Filming Of Dr. No At Pinewood Studios, 1962 - Contact Sheet
Contact sheet Paper size 44 x 35” Image size 35 x 30.5"
Limited Edition of 10 + 2AP’s - £2,250
Only 4 remaining ( No7-£2,250, No8-£2,950, No9-£3,350, No10-£3,950 )
Before digital when cameras used only film, a roll of 36 would be processed to produce a strip of negatives. The long roll of negatives was then cut into strips of six, usually with five or six frames on each strip. These strips were then laid carefully onto a sheet of photographic paper in the darkroom and exposed to light. The paper would be developed, fixed and dried to produce a set of 'positive' images on a sheet of photographic paper, known as a 'contact sheet' for photographers and picture editors to then select the best frames. Negatives were then stored in wallets with transparent sleeves of tissue with a cover made of paper where the photographer would write details to identify the work. These fitted neatly into filing cabinets for safe and easy storage.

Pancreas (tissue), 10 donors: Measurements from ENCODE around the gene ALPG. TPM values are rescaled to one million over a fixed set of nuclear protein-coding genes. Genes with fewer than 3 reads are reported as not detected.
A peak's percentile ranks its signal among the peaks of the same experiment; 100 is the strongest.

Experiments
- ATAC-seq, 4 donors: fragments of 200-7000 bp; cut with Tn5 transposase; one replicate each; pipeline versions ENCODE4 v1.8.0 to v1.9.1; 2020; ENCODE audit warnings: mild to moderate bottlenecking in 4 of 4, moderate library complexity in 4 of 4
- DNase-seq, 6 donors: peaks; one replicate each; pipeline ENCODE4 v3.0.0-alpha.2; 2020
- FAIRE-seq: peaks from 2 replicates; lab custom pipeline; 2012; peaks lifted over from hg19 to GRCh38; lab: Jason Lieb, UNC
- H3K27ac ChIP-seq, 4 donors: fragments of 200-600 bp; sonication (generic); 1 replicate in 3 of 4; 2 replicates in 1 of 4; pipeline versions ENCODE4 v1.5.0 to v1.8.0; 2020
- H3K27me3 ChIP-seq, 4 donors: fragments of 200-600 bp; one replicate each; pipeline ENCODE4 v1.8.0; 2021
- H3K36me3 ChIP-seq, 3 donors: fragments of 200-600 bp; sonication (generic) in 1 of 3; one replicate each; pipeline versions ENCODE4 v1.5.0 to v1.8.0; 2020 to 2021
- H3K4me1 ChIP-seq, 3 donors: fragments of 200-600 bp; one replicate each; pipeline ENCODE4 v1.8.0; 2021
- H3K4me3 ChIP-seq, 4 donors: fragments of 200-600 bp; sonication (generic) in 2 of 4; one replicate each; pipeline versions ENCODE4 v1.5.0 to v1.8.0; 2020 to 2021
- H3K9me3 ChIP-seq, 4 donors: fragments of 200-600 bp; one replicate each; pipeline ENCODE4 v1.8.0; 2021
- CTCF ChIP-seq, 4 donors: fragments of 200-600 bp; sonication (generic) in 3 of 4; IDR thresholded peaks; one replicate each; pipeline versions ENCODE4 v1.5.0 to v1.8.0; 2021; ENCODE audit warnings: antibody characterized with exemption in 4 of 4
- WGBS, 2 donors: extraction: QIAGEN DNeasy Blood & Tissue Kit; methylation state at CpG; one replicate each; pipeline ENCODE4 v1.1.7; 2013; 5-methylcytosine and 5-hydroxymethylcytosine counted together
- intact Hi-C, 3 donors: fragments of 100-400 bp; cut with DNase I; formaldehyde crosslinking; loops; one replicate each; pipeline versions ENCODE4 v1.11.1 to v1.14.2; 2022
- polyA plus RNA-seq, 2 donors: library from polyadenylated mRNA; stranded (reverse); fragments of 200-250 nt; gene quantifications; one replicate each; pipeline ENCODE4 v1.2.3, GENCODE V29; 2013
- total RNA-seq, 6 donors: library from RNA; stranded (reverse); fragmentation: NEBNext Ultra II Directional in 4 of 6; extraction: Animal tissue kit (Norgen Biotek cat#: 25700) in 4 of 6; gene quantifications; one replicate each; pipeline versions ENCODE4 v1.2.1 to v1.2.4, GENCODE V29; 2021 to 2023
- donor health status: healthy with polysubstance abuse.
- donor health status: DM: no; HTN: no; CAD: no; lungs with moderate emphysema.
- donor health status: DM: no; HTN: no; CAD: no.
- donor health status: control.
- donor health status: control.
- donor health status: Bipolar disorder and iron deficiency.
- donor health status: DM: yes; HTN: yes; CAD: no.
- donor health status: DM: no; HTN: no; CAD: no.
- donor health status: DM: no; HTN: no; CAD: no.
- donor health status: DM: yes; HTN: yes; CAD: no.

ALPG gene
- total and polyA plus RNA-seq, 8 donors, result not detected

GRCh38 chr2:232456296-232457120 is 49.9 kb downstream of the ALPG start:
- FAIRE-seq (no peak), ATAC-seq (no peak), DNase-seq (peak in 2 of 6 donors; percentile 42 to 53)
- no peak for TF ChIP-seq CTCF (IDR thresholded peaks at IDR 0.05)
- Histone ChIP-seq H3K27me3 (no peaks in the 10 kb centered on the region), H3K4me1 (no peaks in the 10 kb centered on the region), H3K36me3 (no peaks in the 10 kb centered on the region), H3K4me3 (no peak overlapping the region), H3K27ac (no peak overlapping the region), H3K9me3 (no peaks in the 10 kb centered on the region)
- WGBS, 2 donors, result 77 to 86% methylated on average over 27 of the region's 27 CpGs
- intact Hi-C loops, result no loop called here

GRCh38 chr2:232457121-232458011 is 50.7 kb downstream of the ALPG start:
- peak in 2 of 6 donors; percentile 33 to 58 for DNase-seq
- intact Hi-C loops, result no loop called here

Sent to Pinewood Studios on 22nd March 1962 to capture the historic moment when Sean Connery met author Ian Fleming on the set of Dr.No, the first of the hugely successful James Bond films. Herrmann was allowed to stay and record action sequences for the final scene of the film. Ian Fleming had worked as a foreign correspondent for The Sunday Times and tipped off the paper about his on set visit to Pinewood and subsequently made sure that they got the exclusive on this historic meeting.
All prints are embossed with the photographers stamp, numbered and signed by the photographer Frank Herrmann in pencil on lower right margin.
Printed on Hahnemühle Photo Rag 308gsm fine art paper. This acid- and lignin-free classic meets the most exacting requirements for age resistance and is specially designed for FineArt applications. Whether it is used for FineArt photography or art reproductions, the ideal combination of structure, print quality and weight makes Photo Rag® one of the most versatile FineArt papers.
All works are sold unframed. Watermarks do not appear on actual prints.
All images ©Frank Herrmann